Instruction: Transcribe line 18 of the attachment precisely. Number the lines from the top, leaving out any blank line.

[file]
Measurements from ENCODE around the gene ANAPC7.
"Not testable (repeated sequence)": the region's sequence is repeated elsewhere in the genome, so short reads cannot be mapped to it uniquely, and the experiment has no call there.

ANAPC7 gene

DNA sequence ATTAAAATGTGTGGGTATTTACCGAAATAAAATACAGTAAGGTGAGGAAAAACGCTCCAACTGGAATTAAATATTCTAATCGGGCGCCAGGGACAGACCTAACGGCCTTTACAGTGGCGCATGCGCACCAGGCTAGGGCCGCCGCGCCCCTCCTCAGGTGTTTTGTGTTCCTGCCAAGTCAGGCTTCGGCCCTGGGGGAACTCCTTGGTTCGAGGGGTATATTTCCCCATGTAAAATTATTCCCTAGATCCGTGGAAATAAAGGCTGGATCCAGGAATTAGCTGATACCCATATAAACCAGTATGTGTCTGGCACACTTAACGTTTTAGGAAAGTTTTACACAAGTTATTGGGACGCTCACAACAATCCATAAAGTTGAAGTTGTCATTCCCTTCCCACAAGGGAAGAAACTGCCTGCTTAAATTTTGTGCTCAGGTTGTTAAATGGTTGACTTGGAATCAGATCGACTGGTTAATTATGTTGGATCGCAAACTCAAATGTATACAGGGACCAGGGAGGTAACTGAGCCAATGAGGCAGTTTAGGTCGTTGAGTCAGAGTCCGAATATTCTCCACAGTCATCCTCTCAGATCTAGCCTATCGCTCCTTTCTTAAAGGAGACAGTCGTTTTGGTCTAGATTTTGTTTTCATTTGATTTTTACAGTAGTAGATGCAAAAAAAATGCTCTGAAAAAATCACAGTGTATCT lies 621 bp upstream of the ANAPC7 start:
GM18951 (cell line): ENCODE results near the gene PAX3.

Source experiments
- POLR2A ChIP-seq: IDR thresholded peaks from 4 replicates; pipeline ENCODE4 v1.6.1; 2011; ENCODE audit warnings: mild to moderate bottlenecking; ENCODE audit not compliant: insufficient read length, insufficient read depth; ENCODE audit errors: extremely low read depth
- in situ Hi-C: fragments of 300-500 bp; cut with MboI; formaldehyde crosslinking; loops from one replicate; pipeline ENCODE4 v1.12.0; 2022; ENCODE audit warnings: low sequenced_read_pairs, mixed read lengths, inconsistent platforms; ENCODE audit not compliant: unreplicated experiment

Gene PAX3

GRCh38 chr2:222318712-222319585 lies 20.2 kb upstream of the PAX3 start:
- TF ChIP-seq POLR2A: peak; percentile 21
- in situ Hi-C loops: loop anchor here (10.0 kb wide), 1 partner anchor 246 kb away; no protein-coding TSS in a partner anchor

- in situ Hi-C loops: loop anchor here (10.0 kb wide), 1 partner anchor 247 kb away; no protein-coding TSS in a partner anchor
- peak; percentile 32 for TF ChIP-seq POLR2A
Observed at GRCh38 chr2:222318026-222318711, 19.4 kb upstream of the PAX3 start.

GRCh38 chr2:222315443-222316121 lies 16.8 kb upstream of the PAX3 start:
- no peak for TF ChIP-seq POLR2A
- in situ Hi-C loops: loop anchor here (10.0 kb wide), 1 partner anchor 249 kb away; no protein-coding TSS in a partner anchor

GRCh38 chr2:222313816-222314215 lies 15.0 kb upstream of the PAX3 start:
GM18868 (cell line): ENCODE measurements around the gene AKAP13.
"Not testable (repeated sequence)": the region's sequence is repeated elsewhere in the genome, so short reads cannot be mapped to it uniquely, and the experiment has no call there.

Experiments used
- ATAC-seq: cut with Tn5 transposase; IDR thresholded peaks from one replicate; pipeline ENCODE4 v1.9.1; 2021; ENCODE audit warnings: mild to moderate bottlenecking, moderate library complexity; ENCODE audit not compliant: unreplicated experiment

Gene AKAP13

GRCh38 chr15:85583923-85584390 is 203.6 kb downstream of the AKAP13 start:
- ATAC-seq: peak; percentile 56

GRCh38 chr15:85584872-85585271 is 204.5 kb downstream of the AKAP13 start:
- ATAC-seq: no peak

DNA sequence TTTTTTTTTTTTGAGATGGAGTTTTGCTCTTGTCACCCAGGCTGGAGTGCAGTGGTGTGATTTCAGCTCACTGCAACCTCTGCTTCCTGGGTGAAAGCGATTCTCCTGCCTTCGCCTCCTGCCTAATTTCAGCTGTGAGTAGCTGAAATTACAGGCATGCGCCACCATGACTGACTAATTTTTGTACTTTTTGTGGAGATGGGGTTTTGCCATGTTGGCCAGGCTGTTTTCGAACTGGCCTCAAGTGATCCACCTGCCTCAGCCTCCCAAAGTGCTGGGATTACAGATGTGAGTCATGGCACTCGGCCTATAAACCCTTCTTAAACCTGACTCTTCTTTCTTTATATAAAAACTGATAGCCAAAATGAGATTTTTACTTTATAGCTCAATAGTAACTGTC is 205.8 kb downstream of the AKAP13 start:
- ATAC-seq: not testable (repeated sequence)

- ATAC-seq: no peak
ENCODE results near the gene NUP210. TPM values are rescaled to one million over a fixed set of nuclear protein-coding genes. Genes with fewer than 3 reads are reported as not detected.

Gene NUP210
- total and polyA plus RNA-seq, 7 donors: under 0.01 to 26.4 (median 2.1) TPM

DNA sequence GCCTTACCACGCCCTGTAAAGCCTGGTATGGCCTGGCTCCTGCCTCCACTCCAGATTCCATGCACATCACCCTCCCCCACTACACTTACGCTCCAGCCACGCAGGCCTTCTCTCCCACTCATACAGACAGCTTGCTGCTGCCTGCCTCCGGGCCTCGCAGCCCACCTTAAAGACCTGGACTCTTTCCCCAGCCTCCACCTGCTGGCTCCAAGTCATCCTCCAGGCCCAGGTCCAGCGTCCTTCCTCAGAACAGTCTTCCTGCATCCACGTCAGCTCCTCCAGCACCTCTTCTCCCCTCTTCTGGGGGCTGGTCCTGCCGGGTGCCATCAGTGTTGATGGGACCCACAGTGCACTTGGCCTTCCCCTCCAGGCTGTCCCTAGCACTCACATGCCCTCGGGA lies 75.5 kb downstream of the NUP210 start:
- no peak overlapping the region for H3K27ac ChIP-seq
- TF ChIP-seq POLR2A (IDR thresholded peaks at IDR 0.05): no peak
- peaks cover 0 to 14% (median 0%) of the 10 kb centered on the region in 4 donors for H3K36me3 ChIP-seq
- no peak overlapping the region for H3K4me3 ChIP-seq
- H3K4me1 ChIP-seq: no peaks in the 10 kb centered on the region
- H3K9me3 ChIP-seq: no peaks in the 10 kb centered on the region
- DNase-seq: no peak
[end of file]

- in situ Hi-C loops: loop anchor here (10.0 kb wide), 1 partner anchor 249 kb away; no protein-coding TSS in a partner anchor